Section 5a: extraction and uses of metals Extraction of metals 5.1

Section 5a: extraction and uses of metals
Extraction of metals
5.1 explain how the methods of extraction of the metals in this section are related to their positions
in the reactivity series
The ease of obtaining a pure metal from its ore depends on the reactivity of the metal. Ore = a mixture
of rock which contains a compound with the metal in it.
The less reactive metals are easily removed from their ores as it only takes heating to do this. Reactive
metals are difficult to obtain as their oxides or salts are difficult to decompose so a lot of energy is
needed which is why they can only be reduced by using electrolysis. The unreactive metals do not
need extraction as they are found pure in nature although copper is electrolysed further as it needs to
be very pure to be used as a conductor of electricity.
reactivity series
method of extraction
reduction using electrolysis
reduction by heating with carbon
decomposition by heating alone (followed by electrolysis)
found pure
Extraction of aluminium
5.2 describe and explain the extraction of aluminium from purified aluminium oxide by
electrolysis, including
i the use of molten cryolite as a solvent and to decrease the required operating temperature
ii the need to replace the positive electrodes
iii the cost of the electricity as a major factor
5.3 write ionic half-equations for the reactions at the electrodes in aluminium extraction.
Ore = bauxite; bauxite is a type of rock which has mainly aluminium oxide but also has some
impurities like iron oxide and silica;
starting chemical: aluminium oxide
 electrolytic cell with carbon electrodes; negative electrode in sides of the cell.
 aluminium oxide is molten by electrical heating; the large current which is used to electrolyse
the aluminium oxide releases heat energy to keep the aluminium oxide molten.
to help this process, cryolite is added to lower the operating temperature and the melting point of
the mixture. The molten cryolite also acts as a solvent.
very large amounts of current which is why most aluminium smelters are near power stations and
why this is an expensive process;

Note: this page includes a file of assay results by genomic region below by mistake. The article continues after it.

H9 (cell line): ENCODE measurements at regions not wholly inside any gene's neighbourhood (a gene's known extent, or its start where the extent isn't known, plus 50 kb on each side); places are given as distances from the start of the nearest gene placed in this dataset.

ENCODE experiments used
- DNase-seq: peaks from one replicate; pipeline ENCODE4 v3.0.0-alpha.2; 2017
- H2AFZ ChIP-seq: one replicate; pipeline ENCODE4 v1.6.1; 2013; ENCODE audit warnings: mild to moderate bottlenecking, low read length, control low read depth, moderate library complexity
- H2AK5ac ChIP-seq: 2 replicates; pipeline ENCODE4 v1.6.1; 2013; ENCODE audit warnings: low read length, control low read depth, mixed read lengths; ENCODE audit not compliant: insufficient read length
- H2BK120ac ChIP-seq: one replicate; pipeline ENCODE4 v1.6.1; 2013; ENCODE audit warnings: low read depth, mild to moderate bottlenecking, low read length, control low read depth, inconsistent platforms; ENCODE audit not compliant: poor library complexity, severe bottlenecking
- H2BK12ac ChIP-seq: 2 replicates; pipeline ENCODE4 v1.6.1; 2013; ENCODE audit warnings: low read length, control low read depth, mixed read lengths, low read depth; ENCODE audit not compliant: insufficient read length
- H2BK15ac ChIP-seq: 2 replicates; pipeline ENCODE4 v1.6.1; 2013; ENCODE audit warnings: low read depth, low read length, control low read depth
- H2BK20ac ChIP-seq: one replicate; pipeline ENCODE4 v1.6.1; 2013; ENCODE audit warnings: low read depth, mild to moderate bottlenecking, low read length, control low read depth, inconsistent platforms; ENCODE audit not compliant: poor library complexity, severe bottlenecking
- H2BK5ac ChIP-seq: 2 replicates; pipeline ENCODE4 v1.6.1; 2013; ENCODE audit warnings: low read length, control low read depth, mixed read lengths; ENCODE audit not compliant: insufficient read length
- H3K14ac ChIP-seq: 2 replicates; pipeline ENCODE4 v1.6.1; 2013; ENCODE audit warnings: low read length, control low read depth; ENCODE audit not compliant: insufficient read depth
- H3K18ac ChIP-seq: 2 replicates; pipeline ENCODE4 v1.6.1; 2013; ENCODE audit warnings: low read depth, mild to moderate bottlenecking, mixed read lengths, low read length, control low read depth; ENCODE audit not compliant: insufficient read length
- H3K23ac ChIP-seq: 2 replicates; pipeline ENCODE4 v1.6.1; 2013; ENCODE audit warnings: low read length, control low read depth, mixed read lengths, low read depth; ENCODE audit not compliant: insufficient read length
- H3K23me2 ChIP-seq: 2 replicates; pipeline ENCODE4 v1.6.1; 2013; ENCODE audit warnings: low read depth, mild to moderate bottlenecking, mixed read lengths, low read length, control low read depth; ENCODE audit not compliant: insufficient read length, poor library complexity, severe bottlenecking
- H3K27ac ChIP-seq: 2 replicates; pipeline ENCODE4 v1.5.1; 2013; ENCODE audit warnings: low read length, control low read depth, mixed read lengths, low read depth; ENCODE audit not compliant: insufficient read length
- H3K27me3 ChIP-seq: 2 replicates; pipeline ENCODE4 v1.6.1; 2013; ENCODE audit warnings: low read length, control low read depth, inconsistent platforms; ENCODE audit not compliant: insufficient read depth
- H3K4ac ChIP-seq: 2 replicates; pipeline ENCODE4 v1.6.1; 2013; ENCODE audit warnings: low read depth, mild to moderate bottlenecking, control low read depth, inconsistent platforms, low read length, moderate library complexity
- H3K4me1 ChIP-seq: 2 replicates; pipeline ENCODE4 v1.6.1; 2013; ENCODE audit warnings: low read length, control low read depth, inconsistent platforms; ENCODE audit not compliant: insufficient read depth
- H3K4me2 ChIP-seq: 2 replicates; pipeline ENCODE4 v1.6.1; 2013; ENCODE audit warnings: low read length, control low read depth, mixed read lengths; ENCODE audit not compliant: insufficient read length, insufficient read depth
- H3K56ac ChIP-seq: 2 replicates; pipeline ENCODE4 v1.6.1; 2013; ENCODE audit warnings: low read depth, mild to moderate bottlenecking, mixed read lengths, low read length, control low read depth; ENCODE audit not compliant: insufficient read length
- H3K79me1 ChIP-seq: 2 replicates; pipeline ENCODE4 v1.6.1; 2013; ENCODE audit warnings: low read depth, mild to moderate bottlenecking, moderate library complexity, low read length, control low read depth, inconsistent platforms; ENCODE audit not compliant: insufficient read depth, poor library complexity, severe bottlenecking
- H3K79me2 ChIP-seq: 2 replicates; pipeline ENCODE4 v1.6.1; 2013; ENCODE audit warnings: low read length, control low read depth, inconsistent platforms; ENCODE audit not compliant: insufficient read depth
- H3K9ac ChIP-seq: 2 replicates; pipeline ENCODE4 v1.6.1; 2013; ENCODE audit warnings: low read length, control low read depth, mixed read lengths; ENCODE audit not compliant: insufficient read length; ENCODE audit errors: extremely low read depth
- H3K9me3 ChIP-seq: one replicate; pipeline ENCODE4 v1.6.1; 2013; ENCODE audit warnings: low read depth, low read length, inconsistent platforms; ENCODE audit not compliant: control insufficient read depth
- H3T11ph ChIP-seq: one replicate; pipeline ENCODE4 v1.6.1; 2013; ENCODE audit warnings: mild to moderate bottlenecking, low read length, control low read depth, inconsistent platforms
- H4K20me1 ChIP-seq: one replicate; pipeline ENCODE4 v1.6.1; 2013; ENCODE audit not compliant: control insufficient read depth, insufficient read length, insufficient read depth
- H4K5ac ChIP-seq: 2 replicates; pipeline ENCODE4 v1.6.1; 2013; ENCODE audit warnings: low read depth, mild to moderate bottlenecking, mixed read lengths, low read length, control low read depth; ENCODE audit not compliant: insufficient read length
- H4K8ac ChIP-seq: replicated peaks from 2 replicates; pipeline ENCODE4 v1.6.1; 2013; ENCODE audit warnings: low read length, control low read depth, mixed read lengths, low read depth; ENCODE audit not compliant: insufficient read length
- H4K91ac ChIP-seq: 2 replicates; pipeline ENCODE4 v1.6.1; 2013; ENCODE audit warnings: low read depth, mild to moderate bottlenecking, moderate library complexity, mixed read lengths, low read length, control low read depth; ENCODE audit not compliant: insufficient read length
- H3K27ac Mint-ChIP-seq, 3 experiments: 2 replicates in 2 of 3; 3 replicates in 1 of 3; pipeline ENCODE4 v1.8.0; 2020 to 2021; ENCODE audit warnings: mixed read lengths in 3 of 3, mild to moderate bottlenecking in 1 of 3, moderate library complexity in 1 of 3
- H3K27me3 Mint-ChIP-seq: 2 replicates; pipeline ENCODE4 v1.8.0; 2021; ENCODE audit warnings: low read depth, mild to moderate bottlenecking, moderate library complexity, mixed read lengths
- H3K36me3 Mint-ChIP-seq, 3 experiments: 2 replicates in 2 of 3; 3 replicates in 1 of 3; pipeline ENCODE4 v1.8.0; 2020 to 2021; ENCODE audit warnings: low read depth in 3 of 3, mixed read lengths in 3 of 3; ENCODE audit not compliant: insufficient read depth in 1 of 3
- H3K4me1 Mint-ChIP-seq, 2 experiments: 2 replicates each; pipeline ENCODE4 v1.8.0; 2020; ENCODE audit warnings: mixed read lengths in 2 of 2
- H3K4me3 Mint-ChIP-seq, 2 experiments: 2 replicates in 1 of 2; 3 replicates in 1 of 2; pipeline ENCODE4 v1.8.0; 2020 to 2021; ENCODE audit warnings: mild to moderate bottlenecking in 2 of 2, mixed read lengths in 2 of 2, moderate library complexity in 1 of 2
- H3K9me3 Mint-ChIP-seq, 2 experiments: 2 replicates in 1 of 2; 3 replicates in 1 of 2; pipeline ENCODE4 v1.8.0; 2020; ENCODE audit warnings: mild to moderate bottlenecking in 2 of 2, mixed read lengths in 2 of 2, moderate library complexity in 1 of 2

 after some time the positive carbon electrodes need to be replaced as they react with oxygen
producing carbon dioxide.
Electrolytic cell used to electrolyse aluminium oxide:
Section 5 a extraction of metals
Label all the parts and add the equations of all the reactions occurring in the electrolytic cell
Oxygen and carbon dioxide (formed when the oxygen
reacts with the carbon rods; a reaction made easy by
the large amount of heat energy; carbon electrodes get
eroded away and need to be replaced every so often)
2O2- (l)  O2 (g) + 4e-
Molten aluminium
+ 3e-  Al (s)
4Al3+(l) + 12e-  4Al (s)
6O2- (l)  3O2 (g) + 12e-
overall equation :
4Al3+(l) + 6O2- (l)  4Al (s) + 3O2 (g)
2Al2O3 
4Al (s) + 3O2 (g)
Extraction of iron
5.4 describe and explain the main reactions involved in the extraction of iron from iron ore
(haematite), using coke, limestone and air in a blast furnace
Iron extraction is carried out in a blast furnace using the following raw materials:
raw material
hot air
what it is used for?
As fuel and to provide the carbon to make the reducing agent carbon monoxide
Contains the iron oxide
To remove impurities
Provides the heat and oxygen to make the reducing agent
On the diagram of the blast furnace below label all chemical.
Section 5 a extraction of metals
The table summarises the five reactions which go on in the blast furnace.
Carbon burning to make carbon dioxide (this
provides the heat)
C (s) + O2 (g) 
Carbon dioxide reacting with carbon (at the top
of the furnace there is little oxygen) to form
carbon monoxide
C (s) + CO2 (g) 
Carbon monoxide reduces the iron oxide
(this is the main reaction)
Fe2O3 (g) + 3CO (g)
Calcium carbonate decomposing
CaCO3 (s)  CaO(s) + CO2 (g) (waste gas)
Calcium oxide reacting with silicon dioxide to
form slag
CaO (s) + SiO2 (s) 
CO2 (g)
2CO (g)
2Fe (s) + 3CO2 (g)
CaSiO3 (s)
Uses of iron
5.5 explain the uses of aluminium and iron, in terms of their properties
The pig iron obtained from the blast furnace is still impure as there is about 5% carbon, silicon,
phosphorus and sulfur in it which makes it rather hard and brittle and not very useful.
Section 5 a extraction of metals
Its properties are modified by first lowering the amount of carbon, silicon, phosphorus and sulfur in it
and then alloying it with other elements. When that happens the product is called steel.
There are hundreds of alloys of steel, each one with its own properties (some only differ in the carbon
Conversion to steel (=alloy); the properties of iron are changed by the controlled addition of other
elements like carbon, nickel, chromium, tungsten, etc.
Type of steel
Typical composition
Mild steel
99.5% iron, 0.5 %
Easily worked, strong as it has
lost most brittleness
Hard steel
99 % iron, 1 % carbon
Tough and brittle
Stainless steel
74% iron, 18%
chromium, 8% nickel
Tough, does not corrode
Tungsten steel
95% iron, 5 %
Tough, hard, even at high
Car bodies and
Chemical plant and
Uses of aluminium
Aluminium is used for the following:
in the manufacture of aircraft, car bodies, step ladders, … because of its strength and low density;
in food containers because of its resistance to corrosion (because of its protective aluminium oxide
layer); also aluminium window frames rely on this property.
in overhead cables because of its low density and good electrical conductivity.
Section 5 a extraction of metals